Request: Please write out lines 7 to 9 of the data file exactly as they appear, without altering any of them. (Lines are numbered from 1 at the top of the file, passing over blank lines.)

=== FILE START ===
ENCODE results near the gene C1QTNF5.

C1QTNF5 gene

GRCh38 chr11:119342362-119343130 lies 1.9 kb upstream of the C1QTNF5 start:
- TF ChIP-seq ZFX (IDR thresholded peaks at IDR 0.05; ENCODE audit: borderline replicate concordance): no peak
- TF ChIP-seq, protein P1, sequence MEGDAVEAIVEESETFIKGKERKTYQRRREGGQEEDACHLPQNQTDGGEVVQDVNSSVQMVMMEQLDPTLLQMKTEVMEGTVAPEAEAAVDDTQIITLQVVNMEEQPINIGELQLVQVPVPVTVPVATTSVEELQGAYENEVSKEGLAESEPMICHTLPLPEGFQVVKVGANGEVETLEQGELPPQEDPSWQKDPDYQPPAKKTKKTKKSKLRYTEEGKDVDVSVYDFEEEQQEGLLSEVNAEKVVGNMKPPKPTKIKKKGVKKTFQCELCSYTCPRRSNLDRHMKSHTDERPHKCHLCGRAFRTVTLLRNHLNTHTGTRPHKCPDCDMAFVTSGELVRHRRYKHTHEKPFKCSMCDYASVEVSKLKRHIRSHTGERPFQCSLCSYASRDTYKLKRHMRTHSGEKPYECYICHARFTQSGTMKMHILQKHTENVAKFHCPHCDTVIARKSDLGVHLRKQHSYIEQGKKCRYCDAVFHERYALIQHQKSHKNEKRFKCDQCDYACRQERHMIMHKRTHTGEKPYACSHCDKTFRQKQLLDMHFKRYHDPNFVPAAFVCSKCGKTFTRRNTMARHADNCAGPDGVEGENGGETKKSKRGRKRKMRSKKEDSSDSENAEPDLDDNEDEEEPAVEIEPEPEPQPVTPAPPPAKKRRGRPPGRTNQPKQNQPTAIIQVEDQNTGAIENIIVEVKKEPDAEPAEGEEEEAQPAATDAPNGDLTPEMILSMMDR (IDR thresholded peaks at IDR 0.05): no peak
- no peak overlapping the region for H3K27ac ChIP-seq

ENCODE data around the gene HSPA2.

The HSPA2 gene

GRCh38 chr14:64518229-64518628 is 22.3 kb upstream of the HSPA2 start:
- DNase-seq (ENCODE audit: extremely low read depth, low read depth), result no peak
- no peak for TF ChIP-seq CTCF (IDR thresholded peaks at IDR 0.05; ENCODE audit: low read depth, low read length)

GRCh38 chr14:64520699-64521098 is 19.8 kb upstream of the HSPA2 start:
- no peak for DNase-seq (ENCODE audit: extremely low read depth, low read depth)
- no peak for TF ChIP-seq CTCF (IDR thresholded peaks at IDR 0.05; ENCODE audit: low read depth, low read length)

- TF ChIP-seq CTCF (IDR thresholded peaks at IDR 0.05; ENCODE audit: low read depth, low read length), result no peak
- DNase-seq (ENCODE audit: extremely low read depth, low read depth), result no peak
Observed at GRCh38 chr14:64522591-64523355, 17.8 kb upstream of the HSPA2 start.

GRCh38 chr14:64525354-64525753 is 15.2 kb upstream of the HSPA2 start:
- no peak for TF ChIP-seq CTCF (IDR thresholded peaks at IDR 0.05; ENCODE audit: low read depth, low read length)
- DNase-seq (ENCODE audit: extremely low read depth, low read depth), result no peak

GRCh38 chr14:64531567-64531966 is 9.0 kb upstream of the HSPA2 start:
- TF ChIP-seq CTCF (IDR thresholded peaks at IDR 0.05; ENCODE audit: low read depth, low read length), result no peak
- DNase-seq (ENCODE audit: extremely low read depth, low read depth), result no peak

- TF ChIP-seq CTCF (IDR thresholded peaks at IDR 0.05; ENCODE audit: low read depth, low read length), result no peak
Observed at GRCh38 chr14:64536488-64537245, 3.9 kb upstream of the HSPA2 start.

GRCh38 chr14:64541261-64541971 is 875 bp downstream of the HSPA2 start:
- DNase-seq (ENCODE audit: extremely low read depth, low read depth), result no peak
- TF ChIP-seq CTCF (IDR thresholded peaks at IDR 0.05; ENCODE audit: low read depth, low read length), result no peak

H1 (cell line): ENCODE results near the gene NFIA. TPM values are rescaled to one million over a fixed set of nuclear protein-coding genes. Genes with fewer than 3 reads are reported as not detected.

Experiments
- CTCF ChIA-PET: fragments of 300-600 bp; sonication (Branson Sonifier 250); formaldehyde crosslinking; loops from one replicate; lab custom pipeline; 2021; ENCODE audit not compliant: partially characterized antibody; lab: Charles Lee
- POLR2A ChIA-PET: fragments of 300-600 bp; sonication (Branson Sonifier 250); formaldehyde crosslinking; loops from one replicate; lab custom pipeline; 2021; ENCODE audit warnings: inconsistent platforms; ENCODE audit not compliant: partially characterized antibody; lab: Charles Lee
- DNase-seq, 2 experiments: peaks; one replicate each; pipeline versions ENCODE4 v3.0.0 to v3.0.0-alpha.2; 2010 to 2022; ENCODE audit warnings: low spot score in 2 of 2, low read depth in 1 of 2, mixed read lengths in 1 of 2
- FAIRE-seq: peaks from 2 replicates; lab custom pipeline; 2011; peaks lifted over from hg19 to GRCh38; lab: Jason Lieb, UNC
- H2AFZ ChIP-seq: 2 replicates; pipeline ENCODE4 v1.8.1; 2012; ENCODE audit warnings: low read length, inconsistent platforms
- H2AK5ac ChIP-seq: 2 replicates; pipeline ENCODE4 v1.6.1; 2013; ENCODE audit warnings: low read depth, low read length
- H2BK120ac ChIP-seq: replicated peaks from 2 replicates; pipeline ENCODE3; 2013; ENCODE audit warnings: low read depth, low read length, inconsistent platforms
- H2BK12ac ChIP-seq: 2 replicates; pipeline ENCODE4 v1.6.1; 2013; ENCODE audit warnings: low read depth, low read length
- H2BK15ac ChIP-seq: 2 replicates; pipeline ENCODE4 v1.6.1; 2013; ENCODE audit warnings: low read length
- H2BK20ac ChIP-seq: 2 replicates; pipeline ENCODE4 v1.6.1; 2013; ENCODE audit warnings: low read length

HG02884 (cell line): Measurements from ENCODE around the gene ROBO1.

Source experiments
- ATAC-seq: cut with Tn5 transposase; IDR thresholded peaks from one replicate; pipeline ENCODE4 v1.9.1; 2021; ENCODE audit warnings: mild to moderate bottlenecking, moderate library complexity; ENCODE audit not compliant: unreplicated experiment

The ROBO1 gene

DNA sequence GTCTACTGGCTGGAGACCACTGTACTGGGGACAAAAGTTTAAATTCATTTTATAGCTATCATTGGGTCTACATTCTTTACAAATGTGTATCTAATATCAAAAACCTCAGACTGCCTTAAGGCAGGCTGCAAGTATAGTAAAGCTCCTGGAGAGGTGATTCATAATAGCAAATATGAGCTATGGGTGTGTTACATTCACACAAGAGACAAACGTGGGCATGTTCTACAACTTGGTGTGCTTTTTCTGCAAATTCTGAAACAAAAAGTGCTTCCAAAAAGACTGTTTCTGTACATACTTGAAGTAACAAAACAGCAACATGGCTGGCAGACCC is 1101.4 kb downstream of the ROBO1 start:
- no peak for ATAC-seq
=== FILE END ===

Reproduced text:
ENCODE data around the gene HSPA2.

The HSPA2 gene

GRCh38 chr14:64518229-64518628 is 22.3 kb upstream of the HSPA2 start: